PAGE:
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Vertical Tab, the mnemonic for ASCII 11.
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Vermont State Information

Phone: (802) 828-1110

Area (sq mi):: 9614.26 (land 9249.56; water 364.70) Population per square mile: 67.40
Population 2005: 623,050 State rank: 0 Population change: 2000-20005 2.30%; 1990-2000 8.20% Population 2000: 608,827 (White 96.20%; Black or African American 0.50%; Hispanic or Latino 0.90%; Asian 0.90%; Other 1.80%). Foreign born: 3.80%. Median age: 37.70
Income 2000: per capita $20,625; median household $40,856; Population below poverty level: 9.40% Personal per capita income (2000-2003): $27,680-$30,888
Unemployment (2004): 3.70% Unemployment change (from 2000): 1.00% Median travel time to work: 21.60 minutes Working outside county of residence: 21.50%

List of Vermont counties:

  • Addison County
  • Bennington County
  • Caledonia County
  • Chittenden County
  • Essex County
  • Franklin County
  • Grand Isle County
  • Lamoille County
  • Orange County
  • Orleans County
  • Rutland County
  • Washington County
  • Windham County
  • Windsor County
  • Counties USA: A Directory of United States Counties, 3rd Edition. © 2006 by Omnigraphics, Inc.

    Vermont Parks

    Parks Directory of the United States, 5th Edition. © 2007 by Omnigraphics, Inc.


    In aerodynamics, the true air speed.
    An Illustrated Dictionary of Aviation Copyright © 2005 by The McGraw-Hill Companies, Inc. All rights reserved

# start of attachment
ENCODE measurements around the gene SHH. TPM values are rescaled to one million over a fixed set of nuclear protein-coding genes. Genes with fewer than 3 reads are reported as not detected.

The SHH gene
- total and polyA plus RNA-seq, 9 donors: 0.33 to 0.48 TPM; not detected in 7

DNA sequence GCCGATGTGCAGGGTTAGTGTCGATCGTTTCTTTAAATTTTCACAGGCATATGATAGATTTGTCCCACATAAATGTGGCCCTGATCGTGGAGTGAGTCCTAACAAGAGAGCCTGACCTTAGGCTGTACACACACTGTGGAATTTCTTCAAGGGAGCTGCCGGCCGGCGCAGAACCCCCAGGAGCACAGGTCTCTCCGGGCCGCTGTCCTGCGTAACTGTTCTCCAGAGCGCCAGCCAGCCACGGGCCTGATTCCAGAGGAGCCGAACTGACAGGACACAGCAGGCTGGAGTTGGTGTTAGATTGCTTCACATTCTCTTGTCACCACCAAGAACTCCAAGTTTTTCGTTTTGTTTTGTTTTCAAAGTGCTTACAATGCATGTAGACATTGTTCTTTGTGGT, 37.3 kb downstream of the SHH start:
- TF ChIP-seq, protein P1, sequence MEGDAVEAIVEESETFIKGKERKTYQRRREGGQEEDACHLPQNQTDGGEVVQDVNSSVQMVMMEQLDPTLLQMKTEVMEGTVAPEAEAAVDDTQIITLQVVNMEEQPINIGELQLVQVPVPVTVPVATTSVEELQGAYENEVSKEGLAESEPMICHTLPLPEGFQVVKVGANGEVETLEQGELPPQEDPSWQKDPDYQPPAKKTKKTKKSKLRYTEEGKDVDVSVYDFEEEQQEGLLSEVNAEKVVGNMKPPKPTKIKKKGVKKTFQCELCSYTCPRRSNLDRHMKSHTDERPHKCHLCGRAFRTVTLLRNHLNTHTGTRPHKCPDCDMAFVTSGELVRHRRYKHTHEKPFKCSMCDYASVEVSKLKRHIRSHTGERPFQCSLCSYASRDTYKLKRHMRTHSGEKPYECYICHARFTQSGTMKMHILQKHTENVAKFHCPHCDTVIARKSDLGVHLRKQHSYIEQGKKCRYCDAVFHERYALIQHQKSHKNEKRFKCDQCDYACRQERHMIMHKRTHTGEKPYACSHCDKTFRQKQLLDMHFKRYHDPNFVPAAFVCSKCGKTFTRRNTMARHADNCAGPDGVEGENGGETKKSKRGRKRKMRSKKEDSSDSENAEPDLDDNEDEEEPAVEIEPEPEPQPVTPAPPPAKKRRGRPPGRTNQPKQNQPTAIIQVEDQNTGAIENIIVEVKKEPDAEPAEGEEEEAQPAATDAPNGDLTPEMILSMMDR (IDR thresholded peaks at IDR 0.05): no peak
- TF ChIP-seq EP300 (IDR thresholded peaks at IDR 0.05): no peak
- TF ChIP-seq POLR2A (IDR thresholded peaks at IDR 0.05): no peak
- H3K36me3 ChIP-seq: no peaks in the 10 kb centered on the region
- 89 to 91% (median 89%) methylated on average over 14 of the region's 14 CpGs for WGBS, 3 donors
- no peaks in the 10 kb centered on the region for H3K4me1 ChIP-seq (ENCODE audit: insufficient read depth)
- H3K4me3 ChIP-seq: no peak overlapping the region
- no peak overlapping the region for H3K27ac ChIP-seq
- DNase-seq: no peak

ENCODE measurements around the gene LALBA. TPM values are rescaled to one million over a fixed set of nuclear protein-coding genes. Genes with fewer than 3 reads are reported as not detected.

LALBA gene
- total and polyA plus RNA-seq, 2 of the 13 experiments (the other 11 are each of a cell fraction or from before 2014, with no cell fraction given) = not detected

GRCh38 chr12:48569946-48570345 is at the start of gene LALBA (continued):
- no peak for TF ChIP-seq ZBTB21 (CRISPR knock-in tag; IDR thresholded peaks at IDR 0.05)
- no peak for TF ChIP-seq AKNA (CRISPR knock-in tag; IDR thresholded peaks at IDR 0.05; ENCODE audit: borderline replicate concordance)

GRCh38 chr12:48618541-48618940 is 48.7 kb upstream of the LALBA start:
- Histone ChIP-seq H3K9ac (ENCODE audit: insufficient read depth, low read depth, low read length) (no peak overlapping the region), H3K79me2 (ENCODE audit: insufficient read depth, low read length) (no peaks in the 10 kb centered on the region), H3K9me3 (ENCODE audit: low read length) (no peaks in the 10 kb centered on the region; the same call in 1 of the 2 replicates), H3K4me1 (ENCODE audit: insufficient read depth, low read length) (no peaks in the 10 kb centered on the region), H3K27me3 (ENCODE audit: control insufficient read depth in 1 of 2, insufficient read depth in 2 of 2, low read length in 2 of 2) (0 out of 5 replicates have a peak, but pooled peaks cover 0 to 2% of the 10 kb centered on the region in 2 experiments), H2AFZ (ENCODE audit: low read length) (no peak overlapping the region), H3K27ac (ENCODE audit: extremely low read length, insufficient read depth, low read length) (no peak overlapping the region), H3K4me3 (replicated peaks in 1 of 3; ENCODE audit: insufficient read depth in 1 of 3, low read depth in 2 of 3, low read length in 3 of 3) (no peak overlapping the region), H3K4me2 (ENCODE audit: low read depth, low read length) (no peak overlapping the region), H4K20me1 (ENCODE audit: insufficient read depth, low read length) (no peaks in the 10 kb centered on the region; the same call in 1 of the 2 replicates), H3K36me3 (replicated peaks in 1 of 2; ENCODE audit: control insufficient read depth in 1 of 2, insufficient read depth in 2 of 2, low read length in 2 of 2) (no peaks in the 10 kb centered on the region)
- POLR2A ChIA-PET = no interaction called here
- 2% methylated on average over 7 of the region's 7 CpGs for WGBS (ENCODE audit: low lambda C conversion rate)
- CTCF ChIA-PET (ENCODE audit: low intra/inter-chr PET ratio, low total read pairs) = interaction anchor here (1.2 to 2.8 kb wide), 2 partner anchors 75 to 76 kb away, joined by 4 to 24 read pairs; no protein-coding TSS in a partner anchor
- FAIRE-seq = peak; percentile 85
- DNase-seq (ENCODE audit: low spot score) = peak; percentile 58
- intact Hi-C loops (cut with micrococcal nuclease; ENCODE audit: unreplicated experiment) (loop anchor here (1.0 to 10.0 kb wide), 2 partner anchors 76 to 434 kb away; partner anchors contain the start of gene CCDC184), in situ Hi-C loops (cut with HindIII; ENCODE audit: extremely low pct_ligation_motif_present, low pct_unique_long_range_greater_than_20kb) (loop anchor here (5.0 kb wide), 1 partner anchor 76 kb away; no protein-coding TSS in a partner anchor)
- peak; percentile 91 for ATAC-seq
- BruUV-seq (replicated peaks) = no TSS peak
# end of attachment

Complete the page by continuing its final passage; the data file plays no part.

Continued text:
(1) See Video Toaster.

    (2) (Virtualization Technology) Circuits in Intel CPU chips that add virtual machine instructions (VT-x for x86; VT-i for Itanium). Introduced in Pentium chips in 2005, VT circuits eliminate the need to modify (paravirtualize) the guest OS to achieve maximum performance. See paravirtualization.

    VT enables the virtual machine monitor (VMM) to run at the most privileged level, and it accelerates transitions between the VMM and guest OS. It traps the calls to the hardware from the guest OS, saves the CPU state and restores it after the VMM handles the event.

    VT for Directed I/O (VT-d)
    Introduced in 2008, VT for Directed I/O (VT-d) enables direct memory access (DMA) transfers between devices and guest OS memory without using the VMM as an interim stage. This allows network and graphics cards to be assigned to specific virtual machines for increased performance. For example, a second graphics card can be assigned to a VM running a CAD application, which must address the hardware directly, or a second network adapter can be assigned to a VM running a high-priority network application. See AMD-V, virtual machine and hardware virtualization.

    (3) (Virtual Tributary) In SONET, a sub STS-1 rate, which is below 52 Mbps. A VT allows SONET to multiplex lower-capacity channels down to 64 Kbps, an important characteristic because SONET is used both as a carrier infrastructure and a customer-premises based service. A VT can operate at four speeds: 1.728 Mbps, 2.304 Mbps, 3.456 Mbps and 6.912 Mbps. A mixture of different capacity VTs can be combined into a VT Group and carried in a single STS-1. See OC.
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